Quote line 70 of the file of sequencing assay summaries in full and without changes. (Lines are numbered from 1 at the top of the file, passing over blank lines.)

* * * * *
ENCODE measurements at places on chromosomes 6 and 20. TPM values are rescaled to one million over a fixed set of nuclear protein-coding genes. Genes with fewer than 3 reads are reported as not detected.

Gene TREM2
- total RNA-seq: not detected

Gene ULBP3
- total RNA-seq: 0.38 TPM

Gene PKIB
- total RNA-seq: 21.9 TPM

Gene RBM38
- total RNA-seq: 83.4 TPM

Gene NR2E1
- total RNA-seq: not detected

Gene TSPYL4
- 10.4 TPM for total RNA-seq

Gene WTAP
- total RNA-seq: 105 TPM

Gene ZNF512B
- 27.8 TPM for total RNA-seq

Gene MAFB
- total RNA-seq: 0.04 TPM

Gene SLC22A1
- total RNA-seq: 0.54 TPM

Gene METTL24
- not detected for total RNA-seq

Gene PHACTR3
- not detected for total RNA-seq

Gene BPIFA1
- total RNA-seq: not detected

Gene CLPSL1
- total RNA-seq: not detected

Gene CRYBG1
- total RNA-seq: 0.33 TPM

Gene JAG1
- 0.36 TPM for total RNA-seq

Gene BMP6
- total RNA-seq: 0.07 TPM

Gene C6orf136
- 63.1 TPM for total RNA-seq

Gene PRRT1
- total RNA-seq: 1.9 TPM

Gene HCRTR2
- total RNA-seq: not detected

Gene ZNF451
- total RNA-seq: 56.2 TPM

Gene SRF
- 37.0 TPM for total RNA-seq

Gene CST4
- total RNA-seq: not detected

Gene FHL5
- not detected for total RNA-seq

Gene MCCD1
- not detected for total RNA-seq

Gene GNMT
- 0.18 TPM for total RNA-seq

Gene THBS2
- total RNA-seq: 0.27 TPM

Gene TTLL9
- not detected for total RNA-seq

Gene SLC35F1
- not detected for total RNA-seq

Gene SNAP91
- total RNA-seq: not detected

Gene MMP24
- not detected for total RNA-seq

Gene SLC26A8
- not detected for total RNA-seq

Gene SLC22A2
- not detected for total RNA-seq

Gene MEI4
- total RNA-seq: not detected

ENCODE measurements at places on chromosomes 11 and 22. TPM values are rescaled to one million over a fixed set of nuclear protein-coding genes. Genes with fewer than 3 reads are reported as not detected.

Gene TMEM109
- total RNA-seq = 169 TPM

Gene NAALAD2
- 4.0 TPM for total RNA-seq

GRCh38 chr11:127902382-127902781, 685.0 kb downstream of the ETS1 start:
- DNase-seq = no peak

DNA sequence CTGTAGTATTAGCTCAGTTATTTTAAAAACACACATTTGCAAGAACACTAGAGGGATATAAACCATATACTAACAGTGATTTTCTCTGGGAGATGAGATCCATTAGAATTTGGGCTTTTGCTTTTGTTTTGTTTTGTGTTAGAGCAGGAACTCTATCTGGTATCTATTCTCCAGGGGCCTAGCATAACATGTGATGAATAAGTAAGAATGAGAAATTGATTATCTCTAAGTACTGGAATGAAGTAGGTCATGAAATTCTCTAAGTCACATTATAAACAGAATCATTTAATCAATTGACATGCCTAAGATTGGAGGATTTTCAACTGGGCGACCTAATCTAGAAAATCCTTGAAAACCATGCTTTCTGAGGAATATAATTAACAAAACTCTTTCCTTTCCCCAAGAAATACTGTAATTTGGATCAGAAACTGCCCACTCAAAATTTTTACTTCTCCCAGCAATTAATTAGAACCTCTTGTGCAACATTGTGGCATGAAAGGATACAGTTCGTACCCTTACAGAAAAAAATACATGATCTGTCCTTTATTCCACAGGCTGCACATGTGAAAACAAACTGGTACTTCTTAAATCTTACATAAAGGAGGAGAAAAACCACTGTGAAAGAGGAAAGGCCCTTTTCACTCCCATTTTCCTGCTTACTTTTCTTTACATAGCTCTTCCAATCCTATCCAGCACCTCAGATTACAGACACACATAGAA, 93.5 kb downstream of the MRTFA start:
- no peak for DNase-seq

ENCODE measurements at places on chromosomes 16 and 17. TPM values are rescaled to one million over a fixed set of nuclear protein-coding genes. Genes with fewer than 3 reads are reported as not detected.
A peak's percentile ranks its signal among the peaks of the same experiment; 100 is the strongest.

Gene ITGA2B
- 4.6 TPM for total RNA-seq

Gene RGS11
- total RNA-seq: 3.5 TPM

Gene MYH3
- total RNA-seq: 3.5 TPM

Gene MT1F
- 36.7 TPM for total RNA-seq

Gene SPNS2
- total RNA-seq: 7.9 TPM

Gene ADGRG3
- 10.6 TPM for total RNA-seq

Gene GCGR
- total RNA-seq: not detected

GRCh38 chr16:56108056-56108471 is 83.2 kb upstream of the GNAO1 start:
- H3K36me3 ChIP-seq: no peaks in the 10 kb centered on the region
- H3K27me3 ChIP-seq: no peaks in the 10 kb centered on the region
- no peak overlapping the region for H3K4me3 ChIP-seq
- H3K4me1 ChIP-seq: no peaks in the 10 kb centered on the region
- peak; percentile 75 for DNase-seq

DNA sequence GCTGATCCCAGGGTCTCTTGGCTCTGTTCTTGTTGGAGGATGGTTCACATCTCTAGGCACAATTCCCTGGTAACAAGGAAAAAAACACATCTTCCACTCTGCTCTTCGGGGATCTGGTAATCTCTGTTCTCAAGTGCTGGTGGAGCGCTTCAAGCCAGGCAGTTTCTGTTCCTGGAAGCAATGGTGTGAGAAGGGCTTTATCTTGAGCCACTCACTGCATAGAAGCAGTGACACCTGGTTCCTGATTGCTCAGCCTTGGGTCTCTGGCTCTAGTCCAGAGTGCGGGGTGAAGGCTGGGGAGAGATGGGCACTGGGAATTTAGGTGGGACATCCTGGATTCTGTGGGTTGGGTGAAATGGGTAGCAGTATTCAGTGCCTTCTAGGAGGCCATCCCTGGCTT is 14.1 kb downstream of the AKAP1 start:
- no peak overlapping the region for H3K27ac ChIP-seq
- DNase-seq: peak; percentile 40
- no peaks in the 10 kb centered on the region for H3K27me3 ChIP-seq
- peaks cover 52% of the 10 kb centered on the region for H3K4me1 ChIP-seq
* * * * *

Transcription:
ENCODE measurements at places on chromosomes 11 and 22. TPM values are rescaled to one million over a fixed set of nuclear protein-coding genes. Genes with fewer than 3 reads are reported as not detected.